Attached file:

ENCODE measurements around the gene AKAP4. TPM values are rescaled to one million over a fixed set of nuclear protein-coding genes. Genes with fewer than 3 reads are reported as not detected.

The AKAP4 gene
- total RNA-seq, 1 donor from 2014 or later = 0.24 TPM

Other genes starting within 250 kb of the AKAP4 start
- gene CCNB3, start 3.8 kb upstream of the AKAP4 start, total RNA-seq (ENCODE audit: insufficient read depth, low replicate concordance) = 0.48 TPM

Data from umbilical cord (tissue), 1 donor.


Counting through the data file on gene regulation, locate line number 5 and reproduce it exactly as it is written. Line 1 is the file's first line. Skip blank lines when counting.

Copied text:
- gene CCNB3, start 3.8 kb upstream of the AKAP4 start, total RNA-seq (ENCODE audit: insufficient read depth, low replicate concordance) = 0.48 TPM